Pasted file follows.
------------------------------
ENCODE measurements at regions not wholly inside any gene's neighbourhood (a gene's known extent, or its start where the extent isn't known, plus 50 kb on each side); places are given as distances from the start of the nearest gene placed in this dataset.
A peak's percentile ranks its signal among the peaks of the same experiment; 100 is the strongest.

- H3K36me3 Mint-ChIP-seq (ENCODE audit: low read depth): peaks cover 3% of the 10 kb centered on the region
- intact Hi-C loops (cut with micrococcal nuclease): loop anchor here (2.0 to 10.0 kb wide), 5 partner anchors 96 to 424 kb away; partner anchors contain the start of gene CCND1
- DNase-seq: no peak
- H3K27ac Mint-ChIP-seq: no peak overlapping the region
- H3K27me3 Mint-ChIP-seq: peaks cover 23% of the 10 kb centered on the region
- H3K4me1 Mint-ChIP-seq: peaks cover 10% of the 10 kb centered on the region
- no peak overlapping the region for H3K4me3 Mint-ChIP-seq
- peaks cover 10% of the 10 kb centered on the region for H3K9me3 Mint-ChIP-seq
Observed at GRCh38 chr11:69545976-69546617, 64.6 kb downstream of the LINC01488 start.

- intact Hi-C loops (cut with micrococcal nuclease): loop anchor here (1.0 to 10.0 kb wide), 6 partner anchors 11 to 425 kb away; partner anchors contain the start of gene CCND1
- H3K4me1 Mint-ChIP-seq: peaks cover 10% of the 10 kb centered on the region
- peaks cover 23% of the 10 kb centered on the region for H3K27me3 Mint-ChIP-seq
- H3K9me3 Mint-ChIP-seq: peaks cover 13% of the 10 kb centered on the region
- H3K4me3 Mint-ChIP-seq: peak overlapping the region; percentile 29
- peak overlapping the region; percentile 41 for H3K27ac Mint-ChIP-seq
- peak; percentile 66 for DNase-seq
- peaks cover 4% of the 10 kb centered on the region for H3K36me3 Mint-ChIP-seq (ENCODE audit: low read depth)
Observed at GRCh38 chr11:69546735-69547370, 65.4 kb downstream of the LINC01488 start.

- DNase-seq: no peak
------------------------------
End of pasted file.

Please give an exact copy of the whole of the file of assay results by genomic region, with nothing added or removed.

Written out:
ENCODE measurements at regions not wholly inside any gene's neighbourhood (a gene's known extent, or its start where the extent isn't known, plus 50 kb on each side); places are given as distances from the start of the nearest gene placed in this dataset.
A peak's percentile ranks its signal among the peaks of the same experiment; 100 is the strongest.

- H3K36me3 Mint-ChIP-seq (ENCODE audit: low read depth): peaks cover 3% of the 10 kb centered on the region
- intact Hi-C loops (cut with micrococcal nuclease): loop anchor here (2.0 to 10.0 kb wide), 5 partner anchors 96 to 424 kb away; partner anchors contain the start of gene CCND1
- DNase-seq: no peak
- H3K27ac Mint-ChIP-seq: no peak overlapping the region
- H3K27me3 Mint-ChIP-seq: peaks cover 23% of the 10 kb centered on the region
- H3K4me1 Mint-ChIP-seq: peaks cover 10% of the 10 kb centered on the region
- no peak overlapping the region for H3K4me3 Mint-ChIP-seq
- peaks cover 10% of the 10 kb centered on the region for H3K9me3 Mint-ChIP-seq
Observed at GRCh38 chr11:69545976-69546617, 64.6 kb downstream of the LINC01488 start.

- intact Hi-C loops (cut with micrococcal nuclease): loop anchor here (1.0 to 10.0 kb wide), 6 partner anchors 11 to 425 kb away; partner anchors contain the start of gene CCND1
- H3K4me1 Mint-ChIP-seq: peaks cover 10% of the 10 kb centered on the region
- peaks cover 23% of the 10 kb centered on the region for H3K27me3 Mint-ChIP-seq
- H3K9me3 Mint-ChIP-seq: peaks cover 13% of the 10 kb centered on the region
- H3K4me3 Mint-ChIP-seq: peak overlapping the region; percentile 29
- peak overlapping the region; percentile 41 for H3K27ac Mint-ChIP-seq
- peak; percentile 66 for DNase-seq
- peaks cover 4% of the 10 kb centered on the region for H3K36me3 Mint-ChIP-seq (ENCODE audit: low read depth)
Observed at GRCh38 chr11:69546735-69547370, 65.4 kb downstream of the LINC01488 start.

- DNase-seq: no peak